ENRC – judgment at first instance
The judge (Andrews J) granted the application sought by the SFO in relation to the interview notes and the accountants’ materials. In relation to the interview notes, she held that she was bound by Three Rivers No 5 and so the lawyers’ discussions with the company’s employees to find out what had happened were not protected as they did not involve ‘the client’. More controversially, the judge then held that litigation privilege did not apply either, essentially for two reasons.
First, litigation was not reasonably in prospect when the interviews took place. The SFO had commenced an investigation, but that was not the same as a criminal prosecution (litigation). A criminal prosecution could only be reasonably contemplated once the potential defendant had sufficient knowledge of the facts to be able to say that the prosecutor was realistically going to be satisfied that there was a good chance of obtaining a conviction. There was insufficient evidence of that here.
Second, the ‘dominant purpose’ requirement of that limb of LPP was not met. The judge drew a contrast between the purpose of avoiding litigation and the purpose of conducting litigation, suggesting that the former was an invalid purpose within litigation privilege. She also held that the documents had always been intended to be shown to the SFO and that such documents could not in principle attract LPP.
ENRC – Court of Appeal’s approach to litigation privilege
(a) Was litigation in reasonable contemplation?
The Court of Appeal held that the judge’s approach to this issue was wrong. During the course of 2011, ENRC had appointed external lawyers to investigate serious whistleblower allegations made against it. Its general counsel had warned that he expected an investigation by the SFO, and external lawyers had specifically advised that ‘criminal and civil proceedings can be reasonably said to be in contemplation’. Interviews with lawyers had commenced and the forensic accountants were reviewing the relevant materials. The SFO had formally written to ENRC outlining its concerns. The whole context of that line of communication was the spectre of a criminal prosecution being brought. The Court of Appeal’s view was that litigation was certainly in contemplation by then, and indeed at an earlier point when the internal investigation had commenced in April 2011.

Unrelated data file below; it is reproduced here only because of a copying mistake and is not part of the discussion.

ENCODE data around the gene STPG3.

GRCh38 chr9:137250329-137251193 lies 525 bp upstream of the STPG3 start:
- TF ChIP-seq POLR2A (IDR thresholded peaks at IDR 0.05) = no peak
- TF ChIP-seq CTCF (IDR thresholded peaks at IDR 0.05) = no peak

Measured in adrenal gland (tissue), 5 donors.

The court did not, however, limit its analysis to a re-evaluation of the factual evidence, but made various important statements of principle:
(i) It is a question of fact in each case as to whether the defendant is ‘aware of circumstances which rendered litigation between itself and the [prosecutor] a real likelihood rather than a mere possibility’ (the test in US v Philip Morris adopted).
(ii) Very importantly, the distinction drawn by the judge between civil and criminal proceedings was incorrect. ‘It would be wrong for it to be thought that, in a criminal context, a potential defendant is likely to be denied the benefit of litigation privilege when he asks his solicitor to investigate the circumstance of any alleged offence’ (paragraph 99).
(iii) The reasonable contemplation of litigation can occur before police/government contact, as it did on these facts. Evidence of legal advice, contemporaneous statements and actions of company executives/external lawyers are all relevant and cannot be ignored in determining the date when a reasonable contemplation arises.